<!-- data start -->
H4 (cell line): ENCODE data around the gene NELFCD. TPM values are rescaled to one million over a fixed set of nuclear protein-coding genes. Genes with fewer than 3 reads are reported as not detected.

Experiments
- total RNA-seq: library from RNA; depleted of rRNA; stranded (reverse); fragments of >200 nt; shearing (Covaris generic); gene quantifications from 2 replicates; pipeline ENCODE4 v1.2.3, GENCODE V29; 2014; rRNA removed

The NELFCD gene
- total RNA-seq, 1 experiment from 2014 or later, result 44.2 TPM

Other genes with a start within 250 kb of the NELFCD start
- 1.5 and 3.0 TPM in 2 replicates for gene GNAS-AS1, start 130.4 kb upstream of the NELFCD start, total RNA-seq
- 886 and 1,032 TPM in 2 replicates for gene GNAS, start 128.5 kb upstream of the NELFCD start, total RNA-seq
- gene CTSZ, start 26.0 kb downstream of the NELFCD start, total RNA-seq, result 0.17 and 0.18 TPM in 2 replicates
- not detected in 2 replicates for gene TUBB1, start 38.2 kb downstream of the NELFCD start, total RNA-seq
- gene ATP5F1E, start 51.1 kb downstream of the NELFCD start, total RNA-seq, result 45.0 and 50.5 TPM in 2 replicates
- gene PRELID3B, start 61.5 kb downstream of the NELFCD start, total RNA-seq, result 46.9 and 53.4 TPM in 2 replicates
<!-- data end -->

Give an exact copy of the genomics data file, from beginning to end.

H4 (cell line): ENCODE data around the gene NELFCD. TPM values are rescaled to one million over a fixed set of nuclear protein-coding genes. Genes with fewer than 3 reads are reported as not detected.

Experiments
- total RNA-seq: library from RNA; depleted of rRNA; stranded (reverse); fragments of >200 nt; shearing (Covaris generic); gene quantifications from 2 replicates; pipeline ENCODE4 v1.2.3, GENCODE V29; 2014; rRNA removed

The NELFCD gene
- total RNA-seq, 1 experiment from 2014 or later, result 44.2 TPM

Other genes with a start within 250 kb of the NELFCD start
- 1.5 and 3.0 TPM in 2 replicates for gene GNAS-AS1, start 130.4 kb upstream of the NELFCD start, total RNA-seq
- 886 and 1,032 TPM in 2 replicates for gene GNAS, start 128.5 kb upstream of the NELFCD start, total RNA-seq
- gene CTSZ, start 26.0 kb downstream of the NELFCD start, total RNA-seq, result 0.17 and 0.18 TPM in 2 replicates
- not detected in 2 replicates for gene TUBB1, start 38.2 kb downstream of the NELFCD start, total RNA-seq
- gene ATP5F1E, start 51.1 kb downstream of the NELFCD start, total RNA-seq, result 45.0 and 50.5 TPM in 2 replicates
- gene PRELID3B, start 61.5 kb downstream of the NELFCD start, total RNA-seq, result 46.9 and 53.4 TPM in 2 replicates